I found Senior Editor Paul Nesdore’s editorial titled “DUV Lithography Pushes Contamination Issues” (December 2002) simultaneously interesting and somewhat confusing. If I may, I’d like to offer a few observations.
First, I believe most would agree that the adverse effect of organic contamination on both DUV exposure tools and processes has always been an issue, regardless of wavelength. In fact, it was concern over organic contamination (n-methyl2-pyrolidone) that led IBM to the first use of gas-phase filtration to protect optics, wafer surfaces, and early adaptations of their Apex DUV photoresist (circa 1991). Presently, the world’s leading suppliers of DUV exposure tools are modifying their make-up air filtration requirements for 248 nm tools to include the removal of organics and acids to minimize optical degradation. Unfortunately, some industry “experts” still appear unwilling to acknowledge what most have known for years: that organic contamination of DUV optics has always been a very real concern.
Second, it is curious that a manufacturer of gas-phase contamination measurement and filter products is lamenting the fact that (some?) real-time monitors lack the sensitivity to accurately measure contaminants which are proven to degrade optical elements. The suggestion that the quantity of filters installed on each tool should then be doubled through “stacking” in a serial flow configuration may not be the best, especially for the cost-conscious fab. Truthfully, any filter can be stacked in serial flow to reduce the frequency of filter changes or to reduce output contaminant concentrations. But the lack of any tangible benefit from doing so, particularly when compared with the cost of money invested in these extra filters over time, seems quite problematic. The better approach may be to utilize the most effective contamination measurement technology, the most efficient and effective filter technology, and that filter product which provides the lowest overall cost of ownership. As you can see, air flow, be it parallel or serial, is really nothing more than hyperbole in this context.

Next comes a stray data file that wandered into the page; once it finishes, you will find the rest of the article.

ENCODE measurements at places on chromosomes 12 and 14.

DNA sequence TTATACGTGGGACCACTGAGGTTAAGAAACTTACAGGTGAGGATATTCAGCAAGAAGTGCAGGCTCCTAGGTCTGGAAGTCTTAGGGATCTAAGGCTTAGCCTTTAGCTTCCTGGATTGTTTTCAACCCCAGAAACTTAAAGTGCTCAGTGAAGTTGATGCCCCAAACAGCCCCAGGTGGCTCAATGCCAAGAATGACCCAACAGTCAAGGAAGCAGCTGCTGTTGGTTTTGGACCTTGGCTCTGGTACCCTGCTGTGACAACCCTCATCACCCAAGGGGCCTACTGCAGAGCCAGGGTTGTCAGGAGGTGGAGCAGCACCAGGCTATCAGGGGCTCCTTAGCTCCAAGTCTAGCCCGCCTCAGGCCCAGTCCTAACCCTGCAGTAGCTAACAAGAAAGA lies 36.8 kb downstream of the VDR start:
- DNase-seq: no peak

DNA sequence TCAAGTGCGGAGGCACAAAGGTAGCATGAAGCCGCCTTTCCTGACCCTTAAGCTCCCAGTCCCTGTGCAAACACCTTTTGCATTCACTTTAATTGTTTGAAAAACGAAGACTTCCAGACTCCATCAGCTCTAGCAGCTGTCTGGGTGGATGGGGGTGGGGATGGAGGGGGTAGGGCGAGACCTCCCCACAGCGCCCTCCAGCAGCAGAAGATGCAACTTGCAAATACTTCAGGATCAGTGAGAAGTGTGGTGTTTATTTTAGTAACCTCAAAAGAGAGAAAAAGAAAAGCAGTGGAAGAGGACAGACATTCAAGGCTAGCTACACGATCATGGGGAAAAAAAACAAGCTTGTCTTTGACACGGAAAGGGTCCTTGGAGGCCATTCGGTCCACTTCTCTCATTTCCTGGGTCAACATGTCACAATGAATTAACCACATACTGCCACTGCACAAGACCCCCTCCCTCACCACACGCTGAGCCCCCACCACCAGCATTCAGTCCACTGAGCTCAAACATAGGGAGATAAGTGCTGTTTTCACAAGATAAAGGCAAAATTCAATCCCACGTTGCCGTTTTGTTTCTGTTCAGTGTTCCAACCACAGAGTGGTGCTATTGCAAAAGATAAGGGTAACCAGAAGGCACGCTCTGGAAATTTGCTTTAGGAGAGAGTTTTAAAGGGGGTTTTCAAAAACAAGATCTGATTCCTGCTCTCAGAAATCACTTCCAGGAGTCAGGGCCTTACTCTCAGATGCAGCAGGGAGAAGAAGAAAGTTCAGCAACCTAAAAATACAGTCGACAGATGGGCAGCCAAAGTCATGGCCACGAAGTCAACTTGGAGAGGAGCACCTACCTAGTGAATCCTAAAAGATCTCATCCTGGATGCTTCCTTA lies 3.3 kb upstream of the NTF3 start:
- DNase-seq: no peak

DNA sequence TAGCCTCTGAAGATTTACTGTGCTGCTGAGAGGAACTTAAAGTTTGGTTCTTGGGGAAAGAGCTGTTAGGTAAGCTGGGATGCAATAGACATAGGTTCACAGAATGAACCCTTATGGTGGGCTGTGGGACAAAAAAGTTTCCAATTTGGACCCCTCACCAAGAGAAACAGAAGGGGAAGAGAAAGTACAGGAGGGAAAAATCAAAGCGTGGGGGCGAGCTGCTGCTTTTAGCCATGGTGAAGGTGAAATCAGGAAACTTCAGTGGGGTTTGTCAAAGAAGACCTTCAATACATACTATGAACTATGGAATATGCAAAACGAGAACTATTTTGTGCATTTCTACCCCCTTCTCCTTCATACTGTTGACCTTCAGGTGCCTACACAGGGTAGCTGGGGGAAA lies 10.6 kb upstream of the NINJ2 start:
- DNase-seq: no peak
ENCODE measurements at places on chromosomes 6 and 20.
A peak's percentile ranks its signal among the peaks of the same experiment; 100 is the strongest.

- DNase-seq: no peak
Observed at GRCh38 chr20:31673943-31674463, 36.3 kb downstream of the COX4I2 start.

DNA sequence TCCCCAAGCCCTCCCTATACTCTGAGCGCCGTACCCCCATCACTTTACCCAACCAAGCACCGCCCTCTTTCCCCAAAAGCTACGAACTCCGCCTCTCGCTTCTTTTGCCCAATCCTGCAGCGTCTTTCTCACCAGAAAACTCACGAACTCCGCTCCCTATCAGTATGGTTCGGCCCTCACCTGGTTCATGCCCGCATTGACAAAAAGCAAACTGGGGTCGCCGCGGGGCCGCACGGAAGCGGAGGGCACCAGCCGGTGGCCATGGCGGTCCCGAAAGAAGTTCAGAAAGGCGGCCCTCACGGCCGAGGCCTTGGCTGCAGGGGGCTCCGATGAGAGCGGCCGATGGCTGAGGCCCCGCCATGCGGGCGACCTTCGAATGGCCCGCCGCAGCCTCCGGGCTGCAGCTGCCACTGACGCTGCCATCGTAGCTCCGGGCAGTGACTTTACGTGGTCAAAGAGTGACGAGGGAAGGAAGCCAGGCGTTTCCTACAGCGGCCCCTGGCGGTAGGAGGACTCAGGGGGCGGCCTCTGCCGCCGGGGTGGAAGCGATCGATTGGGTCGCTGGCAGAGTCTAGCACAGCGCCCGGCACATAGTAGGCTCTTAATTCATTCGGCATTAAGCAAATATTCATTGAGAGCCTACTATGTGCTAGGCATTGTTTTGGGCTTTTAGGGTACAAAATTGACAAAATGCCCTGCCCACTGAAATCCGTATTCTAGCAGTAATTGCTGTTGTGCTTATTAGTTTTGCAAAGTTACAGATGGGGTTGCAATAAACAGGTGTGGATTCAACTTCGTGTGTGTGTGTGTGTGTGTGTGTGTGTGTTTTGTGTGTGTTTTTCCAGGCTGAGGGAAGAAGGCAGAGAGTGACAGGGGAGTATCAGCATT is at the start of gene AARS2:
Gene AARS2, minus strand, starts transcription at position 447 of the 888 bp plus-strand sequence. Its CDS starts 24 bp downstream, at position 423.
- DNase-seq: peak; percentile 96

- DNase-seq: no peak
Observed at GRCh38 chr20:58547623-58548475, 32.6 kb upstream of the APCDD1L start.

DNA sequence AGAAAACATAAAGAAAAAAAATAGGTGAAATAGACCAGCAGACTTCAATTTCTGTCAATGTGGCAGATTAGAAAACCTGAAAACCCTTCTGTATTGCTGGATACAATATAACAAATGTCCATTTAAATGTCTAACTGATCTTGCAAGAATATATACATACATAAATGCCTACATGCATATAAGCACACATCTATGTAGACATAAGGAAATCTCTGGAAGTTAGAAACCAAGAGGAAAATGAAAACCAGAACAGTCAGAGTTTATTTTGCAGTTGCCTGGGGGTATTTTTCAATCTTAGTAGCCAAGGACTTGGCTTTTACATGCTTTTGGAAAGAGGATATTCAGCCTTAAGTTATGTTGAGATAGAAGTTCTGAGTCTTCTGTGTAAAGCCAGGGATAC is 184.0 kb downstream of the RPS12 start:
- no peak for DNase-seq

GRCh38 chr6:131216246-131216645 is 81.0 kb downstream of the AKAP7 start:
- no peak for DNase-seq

Third, while I know you were being facetious, I am fairly certain that most of your readers would disagree with the closing statement proclaiming contamination control at 193 nm process as “solved.” To wit: most operational 193 nm exposure tools are currently being used for process development and R&D work. That fact alone suggests that contamination concerns at 193 nm process are far from solved; many haven’t even been identified. Just as we have seen with 248 nm process, the strategies and technologies used to minimize contamination effects on 193 nm tools and processes are bound to change as the technology evolves.